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Re: Screen reader support for browsers

From: Matt May <mcmay@bestkungfu.com>
Date: Fri, 19 Apr 2002 09:29:18 -0700
Message-ID: <022701c1e7bf$5ebbcba0$2502a8c0@vaio>
To: "john_slatin" <john_slatin@forum.utexas.edu>
Cc: <w3c-wai-gl@w3.org>
> Jim, I wasn't suggesting that there was anything nefarious going on when I
> talked about Microsoft's market share, and I don't have any beefs with IE;
> it's become a very good browser.  And if I were an AT developer I might
> make the same decisions, on both technical and economic grounds.  But
> and Netscape are also Windows applications...

Unfortunately, at least in the case of Netscape, it's not particularly
viable to attach a screen reader to it.

The reason it's easier to wrap an AT around IE is that IE is exposed as an
ActiveX control, and that control's programming interface is fully
documented. This was done by Microsoft to ensure that it would be embedded
in applications that needed web browsing capabilities, and I'm pretty sure
there are no licensing fees required. All of the IE-based ATs that I'm aware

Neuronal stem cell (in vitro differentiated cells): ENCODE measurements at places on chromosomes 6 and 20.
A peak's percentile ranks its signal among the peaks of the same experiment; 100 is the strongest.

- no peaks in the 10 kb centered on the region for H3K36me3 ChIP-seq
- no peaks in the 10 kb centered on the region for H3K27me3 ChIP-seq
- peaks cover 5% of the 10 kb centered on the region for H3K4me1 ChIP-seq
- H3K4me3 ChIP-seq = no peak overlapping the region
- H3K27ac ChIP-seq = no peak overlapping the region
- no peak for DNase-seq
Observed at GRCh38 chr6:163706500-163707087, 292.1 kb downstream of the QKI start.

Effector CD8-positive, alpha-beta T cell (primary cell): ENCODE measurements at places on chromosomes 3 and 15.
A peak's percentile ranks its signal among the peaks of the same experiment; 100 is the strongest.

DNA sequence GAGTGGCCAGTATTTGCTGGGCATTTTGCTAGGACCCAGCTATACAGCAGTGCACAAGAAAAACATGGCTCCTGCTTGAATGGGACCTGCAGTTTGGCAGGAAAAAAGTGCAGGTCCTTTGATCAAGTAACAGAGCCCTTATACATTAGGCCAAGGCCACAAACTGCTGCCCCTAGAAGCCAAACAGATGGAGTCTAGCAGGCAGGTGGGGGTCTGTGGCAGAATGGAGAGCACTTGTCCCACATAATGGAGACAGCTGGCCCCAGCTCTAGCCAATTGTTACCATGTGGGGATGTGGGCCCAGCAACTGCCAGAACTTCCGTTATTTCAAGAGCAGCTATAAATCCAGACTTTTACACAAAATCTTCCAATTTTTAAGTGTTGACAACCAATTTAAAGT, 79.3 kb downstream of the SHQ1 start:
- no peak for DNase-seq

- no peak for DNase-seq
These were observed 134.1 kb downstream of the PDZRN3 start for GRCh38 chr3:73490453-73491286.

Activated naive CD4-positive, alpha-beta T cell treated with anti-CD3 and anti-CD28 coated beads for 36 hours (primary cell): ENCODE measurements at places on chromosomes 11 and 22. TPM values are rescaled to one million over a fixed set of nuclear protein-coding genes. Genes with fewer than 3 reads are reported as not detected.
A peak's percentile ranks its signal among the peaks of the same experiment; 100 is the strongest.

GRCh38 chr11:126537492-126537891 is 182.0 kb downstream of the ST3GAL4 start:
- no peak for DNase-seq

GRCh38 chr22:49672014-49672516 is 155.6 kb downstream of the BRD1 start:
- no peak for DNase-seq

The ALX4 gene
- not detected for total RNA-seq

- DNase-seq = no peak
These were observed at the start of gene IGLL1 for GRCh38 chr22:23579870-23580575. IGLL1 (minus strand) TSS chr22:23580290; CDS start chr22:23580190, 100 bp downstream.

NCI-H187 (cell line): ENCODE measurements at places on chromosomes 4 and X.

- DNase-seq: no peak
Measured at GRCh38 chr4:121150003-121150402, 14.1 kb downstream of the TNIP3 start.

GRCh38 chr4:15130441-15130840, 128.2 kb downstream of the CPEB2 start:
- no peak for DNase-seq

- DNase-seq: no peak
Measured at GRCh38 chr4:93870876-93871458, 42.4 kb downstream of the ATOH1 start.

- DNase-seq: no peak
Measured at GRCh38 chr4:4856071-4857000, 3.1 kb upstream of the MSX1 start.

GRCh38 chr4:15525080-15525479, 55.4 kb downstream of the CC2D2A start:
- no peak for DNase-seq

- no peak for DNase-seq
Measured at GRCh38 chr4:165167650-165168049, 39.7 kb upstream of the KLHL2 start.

of are just different wrappers around the core rendering code of IE.

This is also the only reason that AOL, which owns its own browser code in
Netscape, uses IE as its internal browser: Netscape 4 and previous versions
were unable to be embedded. To that end, Mozilla/Netscape 6 has adopted a
similar mechanism, and separated out the rendering code (called Gecko) so it
can be reused. The design is more flexible in that source code is available
(and it's relatively unencumbered, as it can be licensed under 3 different
public licenses, including LGPL), and can be modified to suit a hosting
application such as an AT. This may be of great benefit in the near future,
as 1.0 is to be released in the next week or two, and is rumored to be
replacing IE in AOL 8.0, so market share may be less relevant.

The Mozilla project is working to add accessibility features[1], and their
1.0 version, from which the next version of Netscape 6 will be cut, already
has (in the Windows version) MSAA, DOM, and keyboard hooks. Mozilla.org has
a document that has info on Gecko specific to Windows accessibility
vendors[2] which has lots of information.

I don't know anything about the design of Opera, though.

[1] http://www.mozilla.org/projects/ui/accessibility/
[2] http://www.mozilla.org/projects/ui/accessibility/vendors-win.html
Received on Friday, 19 April 2002 12:29:28 UTC

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